low-precedence or (instead of ||).

    > while (<FH>) {
    > if ($_ =~ /^Job\sserver:\s+(.*)$/) { $servername = $1;}


    You can shorten this. Pattern matches automatically look at $_
    if you don't specify a string.

    if ( /^Job\sserver:\s+(.*)$/ ) { $servername = $1;}


    > if ($_ =~ /^Job\sname:\s+(.*)$/) { $jobname = $1;}
    > if ($_ =~ /^Job\sstarted:\s+(.*)$/) { $jobstarted = $1;}
    > if ($_ =~ /^Media.*Label:\s+(.*)$/) { $medialabel = $1;}
    > if ($_ =~ /^Job\sended:\s+(.*)$/) { $jobended = $1;}
    > if ($_ =~ /^Job\scompletion\sstatus:\s+(.*)$/) { $status = $1;}
    > if ($_ =~ /^(\d+)\s+files\swere\sin.*$/) {push(@inuse, $1);}


    Later on you just add up the numbers collected in @inuse, so why not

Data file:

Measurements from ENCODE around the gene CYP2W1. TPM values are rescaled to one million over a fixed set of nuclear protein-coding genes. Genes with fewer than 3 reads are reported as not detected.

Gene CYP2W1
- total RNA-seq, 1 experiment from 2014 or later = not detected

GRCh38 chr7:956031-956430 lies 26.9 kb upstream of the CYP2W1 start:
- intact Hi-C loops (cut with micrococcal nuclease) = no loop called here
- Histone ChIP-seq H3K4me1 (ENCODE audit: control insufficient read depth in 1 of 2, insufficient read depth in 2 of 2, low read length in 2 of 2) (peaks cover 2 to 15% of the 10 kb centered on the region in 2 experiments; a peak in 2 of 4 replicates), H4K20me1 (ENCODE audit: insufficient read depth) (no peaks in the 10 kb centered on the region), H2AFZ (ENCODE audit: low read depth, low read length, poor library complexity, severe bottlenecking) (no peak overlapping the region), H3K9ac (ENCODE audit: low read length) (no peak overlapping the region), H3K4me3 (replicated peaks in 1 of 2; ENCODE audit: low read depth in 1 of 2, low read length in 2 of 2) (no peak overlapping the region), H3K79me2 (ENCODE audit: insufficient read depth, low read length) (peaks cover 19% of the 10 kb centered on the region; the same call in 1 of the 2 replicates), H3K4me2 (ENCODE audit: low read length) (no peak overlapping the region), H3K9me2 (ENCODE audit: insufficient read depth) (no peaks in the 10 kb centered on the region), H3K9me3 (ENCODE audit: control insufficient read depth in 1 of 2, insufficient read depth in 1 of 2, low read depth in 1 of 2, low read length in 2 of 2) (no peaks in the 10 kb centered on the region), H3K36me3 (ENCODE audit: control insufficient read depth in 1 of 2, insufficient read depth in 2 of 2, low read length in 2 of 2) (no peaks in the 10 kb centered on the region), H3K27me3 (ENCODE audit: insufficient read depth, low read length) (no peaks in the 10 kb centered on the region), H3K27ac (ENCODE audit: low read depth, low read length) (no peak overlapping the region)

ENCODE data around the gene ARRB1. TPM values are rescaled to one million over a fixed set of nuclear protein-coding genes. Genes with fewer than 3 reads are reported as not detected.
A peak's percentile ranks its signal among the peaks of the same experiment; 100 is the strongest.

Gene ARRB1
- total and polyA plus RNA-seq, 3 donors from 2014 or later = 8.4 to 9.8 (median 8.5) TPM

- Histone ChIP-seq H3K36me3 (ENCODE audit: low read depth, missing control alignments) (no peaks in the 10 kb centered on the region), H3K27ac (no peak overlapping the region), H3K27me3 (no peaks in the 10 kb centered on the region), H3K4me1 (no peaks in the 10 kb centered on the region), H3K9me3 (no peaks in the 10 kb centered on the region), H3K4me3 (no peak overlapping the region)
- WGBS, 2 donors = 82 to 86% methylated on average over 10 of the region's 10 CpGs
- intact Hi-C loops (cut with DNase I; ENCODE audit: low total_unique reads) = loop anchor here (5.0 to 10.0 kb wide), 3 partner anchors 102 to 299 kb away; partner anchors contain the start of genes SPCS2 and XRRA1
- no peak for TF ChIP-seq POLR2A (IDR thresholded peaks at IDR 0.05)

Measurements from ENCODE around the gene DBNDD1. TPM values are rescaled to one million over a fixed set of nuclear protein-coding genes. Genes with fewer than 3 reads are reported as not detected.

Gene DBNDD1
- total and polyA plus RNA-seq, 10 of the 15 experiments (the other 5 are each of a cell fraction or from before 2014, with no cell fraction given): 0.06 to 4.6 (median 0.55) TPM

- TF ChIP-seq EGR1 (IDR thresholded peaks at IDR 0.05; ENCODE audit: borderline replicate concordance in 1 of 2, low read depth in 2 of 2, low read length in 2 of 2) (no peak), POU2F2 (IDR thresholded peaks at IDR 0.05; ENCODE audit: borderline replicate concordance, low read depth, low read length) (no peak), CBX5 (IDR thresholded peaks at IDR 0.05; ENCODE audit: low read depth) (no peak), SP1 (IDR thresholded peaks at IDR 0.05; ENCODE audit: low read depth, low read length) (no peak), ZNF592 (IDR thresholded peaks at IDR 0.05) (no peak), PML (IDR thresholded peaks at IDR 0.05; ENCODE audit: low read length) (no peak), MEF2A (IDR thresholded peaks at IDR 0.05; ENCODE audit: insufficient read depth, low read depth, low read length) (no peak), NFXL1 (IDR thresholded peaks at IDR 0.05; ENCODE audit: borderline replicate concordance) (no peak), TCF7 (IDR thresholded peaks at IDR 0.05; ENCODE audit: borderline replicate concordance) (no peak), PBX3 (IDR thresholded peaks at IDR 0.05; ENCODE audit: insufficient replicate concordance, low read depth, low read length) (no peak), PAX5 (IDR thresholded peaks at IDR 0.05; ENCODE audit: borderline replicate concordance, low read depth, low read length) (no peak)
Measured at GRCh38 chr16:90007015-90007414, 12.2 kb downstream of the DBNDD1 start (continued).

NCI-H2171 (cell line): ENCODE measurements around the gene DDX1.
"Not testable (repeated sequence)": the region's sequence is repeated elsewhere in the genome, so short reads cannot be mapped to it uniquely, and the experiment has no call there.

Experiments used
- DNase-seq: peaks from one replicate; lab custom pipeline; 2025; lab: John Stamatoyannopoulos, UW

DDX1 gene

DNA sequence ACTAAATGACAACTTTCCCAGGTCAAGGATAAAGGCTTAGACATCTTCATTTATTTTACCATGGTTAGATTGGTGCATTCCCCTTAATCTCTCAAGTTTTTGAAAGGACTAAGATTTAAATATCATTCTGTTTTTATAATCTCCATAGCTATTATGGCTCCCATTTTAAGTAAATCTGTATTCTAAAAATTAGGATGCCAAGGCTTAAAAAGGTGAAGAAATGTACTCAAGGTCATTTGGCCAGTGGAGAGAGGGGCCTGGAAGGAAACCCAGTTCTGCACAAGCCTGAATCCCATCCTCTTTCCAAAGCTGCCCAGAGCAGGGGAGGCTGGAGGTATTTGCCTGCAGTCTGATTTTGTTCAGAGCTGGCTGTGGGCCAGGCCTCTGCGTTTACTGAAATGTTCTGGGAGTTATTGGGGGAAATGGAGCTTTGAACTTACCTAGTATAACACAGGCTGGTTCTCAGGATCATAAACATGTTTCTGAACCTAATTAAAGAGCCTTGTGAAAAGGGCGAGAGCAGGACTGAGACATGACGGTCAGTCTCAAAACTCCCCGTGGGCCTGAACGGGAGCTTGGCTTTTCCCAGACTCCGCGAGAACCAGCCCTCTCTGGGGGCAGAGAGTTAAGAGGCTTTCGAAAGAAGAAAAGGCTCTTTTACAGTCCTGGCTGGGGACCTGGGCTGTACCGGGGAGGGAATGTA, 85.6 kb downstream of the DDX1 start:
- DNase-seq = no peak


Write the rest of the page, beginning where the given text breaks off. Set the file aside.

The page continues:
eliminate the array and add them up as you go?

    if ( /^(\d+)\s+files\swere\sin.*$/) { $inuse += $1 }

    > if ($_ =~ /^(\d+)\s+items/) {push(@skipped, $1);}


    Ditto....

    > if ($_ =~ /^(\d+)\s+corrupt/) {push(@corrupt, $1);}
    > if ($_ =~ /^.*item(.*\s-\sskipped.*)$/) {push(@skippednames, $1);}


    I'm not sure why this line is even here. You don't use @skippednames
    anywhere else, so why bother to collect it?

    > $corrupt = &addnums(@corrupt);


    No need for the & on the call to addnums(). If you don't need the effect
    that the & gives you, don't bother with it. See 'perldoc perlsub'.


    > $skipped = &addnums(@skipped);
    > $inuse = &addnums(@inuse);
    > $logfile = $filename;
    >
    > }
    > close(FH);
    > print "$jobname,$jobstarted,$logfile,$servername\n";
    >
    > my $dbh = DBI->connect( "dbi:pg:dbname=backup", "[snip]", "[snip]") or die
    > "Cannot connect to PGSQL DB\n";